Today in the “Most Ridiculous Things” category we find nearly the worst possible “war on drugs” apologia. I say “nearly” only because it might get worse, though it is difficult to imagine how.
While marijuana legalization gains significant support, prohibition remains popular. There are legitimate arguments against the state embracing weed, however “we should keep arresting you because otherwise our dogs are out of a job” should not be considered among them.
Earlier this week Radley Balko of the Washington Post reported on a story no one thought they wanted to read, “If Illinois Legalizes Marijuana, What Happens to Pot-Sniffing Dogs?” In the midst of the Illinois legislature considering legalization,Warren Buffett’s son is doing all he can to cost the prohibition movement its remaining credibility,
“The biggest thing for law enforcement is, you’re going to have to replace all of your dogs…So to me, it’s a giant step forward for drug dealers, and it’s a giant step backwards for law enforcements and the residents of the community.”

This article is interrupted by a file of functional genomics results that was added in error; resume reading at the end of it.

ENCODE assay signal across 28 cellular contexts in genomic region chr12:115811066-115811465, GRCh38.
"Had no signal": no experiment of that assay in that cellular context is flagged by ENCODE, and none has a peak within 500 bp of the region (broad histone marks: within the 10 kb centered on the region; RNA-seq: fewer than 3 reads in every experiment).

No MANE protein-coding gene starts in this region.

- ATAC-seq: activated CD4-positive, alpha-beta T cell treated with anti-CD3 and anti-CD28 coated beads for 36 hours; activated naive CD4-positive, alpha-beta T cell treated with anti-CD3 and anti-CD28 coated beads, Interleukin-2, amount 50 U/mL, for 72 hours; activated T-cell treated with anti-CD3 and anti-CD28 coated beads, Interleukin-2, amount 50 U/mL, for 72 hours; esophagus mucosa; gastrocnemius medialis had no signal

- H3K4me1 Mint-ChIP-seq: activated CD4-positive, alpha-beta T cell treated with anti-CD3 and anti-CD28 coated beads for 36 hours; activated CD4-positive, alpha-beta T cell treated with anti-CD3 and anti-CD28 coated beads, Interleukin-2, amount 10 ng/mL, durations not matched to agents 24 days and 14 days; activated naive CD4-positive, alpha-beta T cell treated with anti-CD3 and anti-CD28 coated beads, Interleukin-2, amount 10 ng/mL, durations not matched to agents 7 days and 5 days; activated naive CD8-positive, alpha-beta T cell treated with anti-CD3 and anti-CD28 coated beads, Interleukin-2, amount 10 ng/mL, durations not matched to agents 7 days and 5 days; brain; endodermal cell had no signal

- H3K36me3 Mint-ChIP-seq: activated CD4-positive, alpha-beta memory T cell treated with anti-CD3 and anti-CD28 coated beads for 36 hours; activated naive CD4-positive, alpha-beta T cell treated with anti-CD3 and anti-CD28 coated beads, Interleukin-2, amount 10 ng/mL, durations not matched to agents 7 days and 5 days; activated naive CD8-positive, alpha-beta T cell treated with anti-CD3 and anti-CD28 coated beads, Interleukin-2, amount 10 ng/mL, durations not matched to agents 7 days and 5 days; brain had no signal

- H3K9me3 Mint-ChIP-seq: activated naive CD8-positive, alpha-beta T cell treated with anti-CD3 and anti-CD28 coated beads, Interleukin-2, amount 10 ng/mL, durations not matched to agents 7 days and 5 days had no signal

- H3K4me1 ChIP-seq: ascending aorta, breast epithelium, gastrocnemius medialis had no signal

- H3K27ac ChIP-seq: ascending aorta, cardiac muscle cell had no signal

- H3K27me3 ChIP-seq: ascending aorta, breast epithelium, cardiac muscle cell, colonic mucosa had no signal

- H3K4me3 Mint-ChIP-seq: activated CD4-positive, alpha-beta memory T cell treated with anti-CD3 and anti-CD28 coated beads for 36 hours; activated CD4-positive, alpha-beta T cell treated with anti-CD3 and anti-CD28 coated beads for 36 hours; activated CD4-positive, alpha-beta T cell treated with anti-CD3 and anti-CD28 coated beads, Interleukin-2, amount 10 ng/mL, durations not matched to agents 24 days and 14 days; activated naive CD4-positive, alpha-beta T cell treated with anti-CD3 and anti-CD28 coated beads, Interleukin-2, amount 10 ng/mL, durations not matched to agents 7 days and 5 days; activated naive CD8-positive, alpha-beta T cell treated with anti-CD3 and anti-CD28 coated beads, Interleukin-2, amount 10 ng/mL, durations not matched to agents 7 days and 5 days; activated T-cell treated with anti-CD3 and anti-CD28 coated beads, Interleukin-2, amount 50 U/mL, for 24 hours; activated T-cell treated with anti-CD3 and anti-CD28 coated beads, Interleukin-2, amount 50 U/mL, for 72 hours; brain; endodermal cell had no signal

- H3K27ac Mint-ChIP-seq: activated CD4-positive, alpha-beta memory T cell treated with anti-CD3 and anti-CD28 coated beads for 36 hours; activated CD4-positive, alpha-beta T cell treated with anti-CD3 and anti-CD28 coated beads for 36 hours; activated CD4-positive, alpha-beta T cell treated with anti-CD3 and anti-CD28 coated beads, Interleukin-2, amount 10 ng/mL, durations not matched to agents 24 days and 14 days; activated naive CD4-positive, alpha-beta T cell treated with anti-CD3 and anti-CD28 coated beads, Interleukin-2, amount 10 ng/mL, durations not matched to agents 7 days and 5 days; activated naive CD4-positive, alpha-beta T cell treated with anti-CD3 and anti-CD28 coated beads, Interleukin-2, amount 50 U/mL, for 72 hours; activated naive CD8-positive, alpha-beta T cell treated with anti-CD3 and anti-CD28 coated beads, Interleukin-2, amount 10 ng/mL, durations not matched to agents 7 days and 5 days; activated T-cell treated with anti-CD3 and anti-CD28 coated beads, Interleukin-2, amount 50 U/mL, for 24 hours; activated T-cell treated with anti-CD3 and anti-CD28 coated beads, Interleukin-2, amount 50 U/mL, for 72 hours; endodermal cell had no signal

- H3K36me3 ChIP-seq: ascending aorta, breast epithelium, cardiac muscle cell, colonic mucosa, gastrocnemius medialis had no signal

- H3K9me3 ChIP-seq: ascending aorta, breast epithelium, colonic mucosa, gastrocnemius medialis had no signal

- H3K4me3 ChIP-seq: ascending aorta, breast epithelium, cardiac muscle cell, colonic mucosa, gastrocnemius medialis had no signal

“Warren Buffett’s son?” you ask. Yes, he’s the sheriff of Macon County, Illinois, whose foundation paid over $2 million to train these dogs. That is quite beside the point, however, when you consider the article glossing over a sheriff’s contention that the “biggest thing” for law enforcement is that, upon legalizing a plant, they’ll have to call in new hounds. Additionally, another source claims, some dogs would be euthanized because there would be no alternative. Of course, no one has ever heard the phrase “retired police dog.”
Balko’s article does a fine job of pointing out the flawed logic, and goes on to identify the real problems with drug sniffing dogs; mainly that they’re not very good at drug sniffing, yet they are automatic probable cause to search your car. We have addressed how that can open an entirely different can of worms. Balko has been writing about this topic for ages, and in 2011 wrote a piece for Reason that you should read right now, but he misses another, more fundamental point; the phrase “War on Drugs” indicates sides; good vs. bad, an “us” and a “them” to be fighting against. It is ostensibly a war against substances, not people, but the substances do not suffer, and people do.
A law enforcement officer is telling us that the biggest problem with legalizing this plant is that they need to get new dogs. They will stop throwing people in cages for having the wrong type of plant in their pocket. They will stop tearing apart people’s cars in search of said plant. They will stop telling you that marijuana is equally as vile as methamphetamine and heroin, yet their biggest problem with it is new dogs. The focus does not appear to be on protecting and serving “us”.